Companies keep talking about how they kick puppies (think: burning coal or selling cigarettes) and then expect us to love them for it, says 3p columnist Henk Campher.
Author: Henk Campher
We in sustainability or even broader strategy or communications might not all be in the financial 1 percent (but close or very fast getting there), but we are almost all part of the intellectual 1 percent. That 1 percent who believe we see all the problems of the world very clearly and the answers almost as clearly.
Some of these “trends” are stale (old and not new), and some of them are just pale (not going to happen). Hey, I even threw in a few ideas on how we can stop making these silly trend predictions.
When it comes to climate change negotiations, we’ve been repeating the same thing since 2009: We have the science to show we need to do something serious right now, but treat it like fiction when it comes to the actual agreement and commitments. Rinse and repeat. The life of climate change. Loud voices make big claims, but nothing will happen to slow down what is killing us.
Businesses somehow lost their reason to exist, and now people are starting to look for the values they share with your company because it is mostly absent. Back in the “good old days,” it wasn’t a question to ask. It wasn’t something to look for. It was right there – expressed by the handshake of the store owner, in the active role that a business took to ensure that community’s overall welfare and progression.
It seems as if every company is finding a few extra spare pennies to show us how deeply they care about their workers. Yes, it is time to rejoice! Minimum wages are hitting new highs! Let’s just back off slowly and take a closer look at this. Is it really all that good?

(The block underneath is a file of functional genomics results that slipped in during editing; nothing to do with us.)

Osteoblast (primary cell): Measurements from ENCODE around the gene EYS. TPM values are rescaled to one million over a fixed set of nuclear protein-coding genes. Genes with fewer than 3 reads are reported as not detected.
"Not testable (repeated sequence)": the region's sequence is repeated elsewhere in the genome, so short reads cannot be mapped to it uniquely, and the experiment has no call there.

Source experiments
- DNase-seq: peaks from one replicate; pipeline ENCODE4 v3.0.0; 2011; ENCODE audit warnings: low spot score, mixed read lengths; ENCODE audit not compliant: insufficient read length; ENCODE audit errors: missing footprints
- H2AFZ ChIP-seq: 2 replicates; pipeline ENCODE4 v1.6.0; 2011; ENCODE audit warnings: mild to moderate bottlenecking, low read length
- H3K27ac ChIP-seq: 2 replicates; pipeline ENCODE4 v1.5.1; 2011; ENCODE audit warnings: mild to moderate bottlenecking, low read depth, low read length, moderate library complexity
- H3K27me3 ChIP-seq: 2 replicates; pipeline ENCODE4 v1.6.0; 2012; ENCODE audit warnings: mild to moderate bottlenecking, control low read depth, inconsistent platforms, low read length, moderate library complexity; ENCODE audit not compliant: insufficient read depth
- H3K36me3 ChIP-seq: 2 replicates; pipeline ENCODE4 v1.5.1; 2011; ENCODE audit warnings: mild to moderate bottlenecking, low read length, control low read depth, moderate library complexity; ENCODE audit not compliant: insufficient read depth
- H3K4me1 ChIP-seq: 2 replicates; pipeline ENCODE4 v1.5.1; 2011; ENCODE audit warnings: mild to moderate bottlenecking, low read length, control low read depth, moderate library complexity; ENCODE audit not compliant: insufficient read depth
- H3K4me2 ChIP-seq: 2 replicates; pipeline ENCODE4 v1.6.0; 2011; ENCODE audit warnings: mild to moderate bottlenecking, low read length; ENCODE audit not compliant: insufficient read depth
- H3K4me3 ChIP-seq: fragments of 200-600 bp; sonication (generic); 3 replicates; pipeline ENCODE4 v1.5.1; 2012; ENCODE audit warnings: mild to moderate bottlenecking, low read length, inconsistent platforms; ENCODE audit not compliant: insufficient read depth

I know you are going to be flooded and fooled by a million pieces of cool new trends for 2015. Yawn … How about trends we want to see the end of in 2015?
Let’s go back to the beginning of almost every company that exists today: You can find a clear social mission at the heart of why they started as a business. And then so many lost their way.
I’ve worked with many companies on stakeholder engagement and help many of them understand activists and activist campaigning — and they are as guilty of getting it wrong as the activists themselves. No, I take that back. They get it wrong more often than activists. Let me share one thing that every company consistently gets wrong: Activists do it for the money.
Activists play a crucial role in society. However, we do need to call them out when we smell something wrong. And there is one major lie that always gets to me when I hear it. The “let’s engage” lie. No, you don’t really want to engage.
We’ve seen trust in business continue to drop radically. Yes, it seems unfair that business gets targeted, but is it really that unfair? Do business show true leadership on these issues, or do they dance around the tough challenges?